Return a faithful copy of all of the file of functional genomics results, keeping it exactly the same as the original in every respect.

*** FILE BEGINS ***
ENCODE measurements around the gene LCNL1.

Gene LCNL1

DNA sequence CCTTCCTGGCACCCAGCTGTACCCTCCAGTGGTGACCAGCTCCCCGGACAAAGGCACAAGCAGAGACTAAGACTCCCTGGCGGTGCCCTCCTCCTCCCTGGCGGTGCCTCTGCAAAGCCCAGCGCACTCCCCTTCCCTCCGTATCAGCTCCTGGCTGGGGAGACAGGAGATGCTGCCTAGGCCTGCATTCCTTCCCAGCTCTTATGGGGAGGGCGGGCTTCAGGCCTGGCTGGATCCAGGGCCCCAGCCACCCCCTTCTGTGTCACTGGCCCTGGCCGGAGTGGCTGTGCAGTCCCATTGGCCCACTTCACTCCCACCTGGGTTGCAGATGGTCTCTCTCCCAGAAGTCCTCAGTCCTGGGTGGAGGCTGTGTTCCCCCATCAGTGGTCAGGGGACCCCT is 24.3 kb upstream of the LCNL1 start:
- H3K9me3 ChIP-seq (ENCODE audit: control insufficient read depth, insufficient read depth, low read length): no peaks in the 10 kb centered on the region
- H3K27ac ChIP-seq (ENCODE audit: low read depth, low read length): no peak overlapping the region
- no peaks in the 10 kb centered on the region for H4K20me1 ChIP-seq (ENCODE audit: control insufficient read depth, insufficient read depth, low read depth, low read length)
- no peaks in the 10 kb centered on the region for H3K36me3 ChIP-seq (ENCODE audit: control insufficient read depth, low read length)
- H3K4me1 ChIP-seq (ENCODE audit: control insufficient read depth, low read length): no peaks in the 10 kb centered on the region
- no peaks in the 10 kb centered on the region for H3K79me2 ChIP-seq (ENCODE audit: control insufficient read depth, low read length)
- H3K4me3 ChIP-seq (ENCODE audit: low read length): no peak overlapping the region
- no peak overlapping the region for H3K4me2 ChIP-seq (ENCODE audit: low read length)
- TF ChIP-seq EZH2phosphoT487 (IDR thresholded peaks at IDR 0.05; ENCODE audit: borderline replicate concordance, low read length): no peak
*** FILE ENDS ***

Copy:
ENCODE measurements around the gene LCNL1.

Gene LCNL1

DNA sequence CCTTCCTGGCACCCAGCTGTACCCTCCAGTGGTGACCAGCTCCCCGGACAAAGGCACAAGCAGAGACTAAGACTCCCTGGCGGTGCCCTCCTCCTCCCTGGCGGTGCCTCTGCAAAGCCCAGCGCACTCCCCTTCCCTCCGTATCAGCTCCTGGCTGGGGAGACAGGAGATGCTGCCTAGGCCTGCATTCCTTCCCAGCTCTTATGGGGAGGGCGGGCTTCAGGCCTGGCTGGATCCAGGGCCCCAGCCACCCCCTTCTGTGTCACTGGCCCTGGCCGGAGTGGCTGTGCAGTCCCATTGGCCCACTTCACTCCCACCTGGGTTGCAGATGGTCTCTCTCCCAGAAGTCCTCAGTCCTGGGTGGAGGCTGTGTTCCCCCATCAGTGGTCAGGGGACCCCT is 24.3 kb upstream of the LCNL1 start:
- H3K9me3 ChIP-seq (ENCODE audit: control insufficient read depth, insufficient read depth, low read length): no peaks in the 10 kb centered on the region
- H3K27ac ChIP-seq (ENCODE audit: low read depth, low read length): no peak overlapping the region
- no peaks in the 10 kb centered on the region for H4K20me1 ChIP-seq (ENCODE audit: control insufficient read depth, insufficient read depth, low read depth, low read length)
- no peaks in the 10 kb centered on the region for H3K36me3 ChIP-seq (ENCODE audit: control insufficient read depth, low read length)
- H3K4me1 ChIP-seq (ENCODE audit: control insufficient read depth, low read length): no peaks in the 10 kb centered on the region
- no peaks in the 10 kb centered on the region for H3K79me2 ChIP-seq (ENCODE audit: control insufficient read depth, low read length)
- H3K4me3 ChIP-seq (ENCODE audit: low read length): no peak overlapping the region
- no peak overlapping the region for H3K4me2 ChIP-seq (ENCODE audit: low read length)
- TF ChIP-seq EZH2phosphoT487 (IDR thresholded peaks at IDR 0.05; ENCODE audit: borderline replicate concordance, low read length): no peak